Reading professional journals related to your field will help you keep abreast of research trends in your discipline and enable you to explore broad topic areas at the same time. Pay particular attention to periodicals that publish review articles, such as the Review of Educational Research, Harvard Educational Review, Sociological Review, Annual Review of Psychology, and Review of Research in Education. Review articles are helpful to you because they organize a great deal of literature efficiently. A topical review represents the analytical thinking of some scholar who has examined existing literature, interpreted it, and pointed out the theoretical issues it raises. These reviewers are invited to write reviews, because they are considered to be among the best scholars in their fields. A review article also provides you with an extensive reference list that can form the basis for a complete review of the literature once you select a topic for your thesis or dissertation. The review article is also a good model for the dissertation proposal and the abstract of your dissertation. It is relatively short and usually includes the purpose, research questions or hypothesis, methods, results, implications, and limitations.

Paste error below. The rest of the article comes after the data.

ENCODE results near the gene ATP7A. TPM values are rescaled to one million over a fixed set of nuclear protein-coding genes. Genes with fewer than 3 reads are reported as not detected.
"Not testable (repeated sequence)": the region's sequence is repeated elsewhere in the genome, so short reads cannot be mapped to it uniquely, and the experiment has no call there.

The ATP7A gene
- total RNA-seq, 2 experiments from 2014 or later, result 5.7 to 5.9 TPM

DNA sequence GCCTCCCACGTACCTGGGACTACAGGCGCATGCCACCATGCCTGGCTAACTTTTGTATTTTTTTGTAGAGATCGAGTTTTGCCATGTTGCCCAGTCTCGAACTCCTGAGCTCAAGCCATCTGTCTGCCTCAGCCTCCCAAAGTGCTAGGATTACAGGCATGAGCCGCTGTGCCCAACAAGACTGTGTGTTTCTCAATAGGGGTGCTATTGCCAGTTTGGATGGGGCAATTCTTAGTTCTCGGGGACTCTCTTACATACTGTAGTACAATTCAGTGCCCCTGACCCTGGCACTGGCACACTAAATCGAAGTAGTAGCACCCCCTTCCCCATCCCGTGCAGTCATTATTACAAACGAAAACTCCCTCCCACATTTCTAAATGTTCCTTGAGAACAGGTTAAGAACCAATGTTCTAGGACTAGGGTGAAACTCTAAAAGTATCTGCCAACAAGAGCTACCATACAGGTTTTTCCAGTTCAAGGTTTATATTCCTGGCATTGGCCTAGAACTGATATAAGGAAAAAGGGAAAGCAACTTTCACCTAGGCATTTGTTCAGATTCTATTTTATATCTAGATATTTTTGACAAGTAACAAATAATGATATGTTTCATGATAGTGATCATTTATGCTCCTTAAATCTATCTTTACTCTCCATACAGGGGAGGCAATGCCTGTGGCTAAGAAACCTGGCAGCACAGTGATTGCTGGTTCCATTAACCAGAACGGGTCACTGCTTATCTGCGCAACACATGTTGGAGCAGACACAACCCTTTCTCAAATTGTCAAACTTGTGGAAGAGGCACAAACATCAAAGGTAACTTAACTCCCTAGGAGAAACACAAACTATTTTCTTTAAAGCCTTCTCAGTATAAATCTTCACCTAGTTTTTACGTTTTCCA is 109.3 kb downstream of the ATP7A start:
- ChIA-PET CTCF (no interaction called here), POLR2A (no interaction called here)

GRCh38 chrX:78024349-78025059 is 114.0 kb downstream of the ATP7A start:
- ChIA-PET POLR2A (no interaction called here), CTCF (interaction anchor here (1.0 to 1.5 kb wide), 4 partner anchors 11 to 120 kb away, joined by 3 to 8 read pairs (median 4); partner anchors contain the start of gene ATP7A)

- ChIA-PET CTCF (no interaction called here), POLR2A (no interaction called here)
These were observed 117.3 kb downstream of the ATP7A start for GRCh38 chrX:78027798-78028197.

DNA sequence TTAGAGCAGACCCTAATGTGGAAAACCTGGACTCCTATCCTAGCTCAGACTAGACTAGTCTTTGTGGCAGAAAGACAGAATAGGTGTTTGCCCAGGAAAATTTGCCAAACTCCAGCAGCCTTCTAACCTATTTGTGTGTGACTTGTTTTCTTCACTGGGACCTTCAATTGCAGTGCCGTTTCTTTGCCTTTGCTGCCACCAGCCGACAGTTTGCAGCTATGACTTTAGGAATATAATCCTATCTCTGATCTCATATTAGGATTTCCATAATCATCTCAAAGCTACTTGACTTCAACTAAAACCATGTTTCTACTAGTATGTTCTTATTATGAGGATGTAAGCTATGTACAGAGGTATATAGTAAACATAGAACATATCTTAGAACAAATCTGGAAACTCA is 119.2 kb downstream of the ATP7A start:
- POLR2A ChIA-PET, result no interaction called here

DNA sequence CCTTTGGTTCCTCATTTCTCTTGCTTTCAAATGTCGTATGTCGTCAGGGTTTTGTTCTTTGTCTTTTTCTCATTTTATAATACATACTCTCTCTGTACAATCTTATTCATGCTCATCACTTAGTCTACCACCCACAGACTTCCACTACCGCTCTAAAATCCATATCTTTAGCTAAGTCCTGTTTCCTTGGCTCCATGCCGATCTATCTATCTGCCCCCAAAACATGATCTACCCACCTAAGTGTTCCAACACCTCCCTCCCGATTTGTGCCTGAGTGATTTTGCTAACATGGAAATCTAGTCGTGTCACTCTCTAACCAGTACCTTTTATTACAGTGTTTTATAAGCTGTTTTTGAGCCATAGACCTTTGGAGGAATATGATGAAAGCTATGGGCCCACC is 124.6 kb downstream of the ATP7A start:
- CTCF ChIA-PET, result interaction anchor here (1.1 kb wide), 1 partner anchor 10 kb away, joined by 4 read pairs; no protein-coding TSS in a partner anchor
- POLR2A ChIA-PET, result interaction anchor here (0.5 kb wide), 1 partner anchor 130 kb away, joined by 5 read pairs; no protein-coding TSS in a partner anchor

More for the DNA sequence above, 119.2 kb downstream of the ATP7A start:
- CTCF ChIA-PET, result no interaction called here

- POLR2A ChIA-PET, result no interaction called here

In some fields, books are published annually that are devoted to the review of significant recent theoretical and practical research developments. Four such annual publications include the Annual Review of Anthropology, Annual Review of Psychology, Annual Review of Sociology, and Yearbook of the National Society for the Study of Education (NSSE). Each year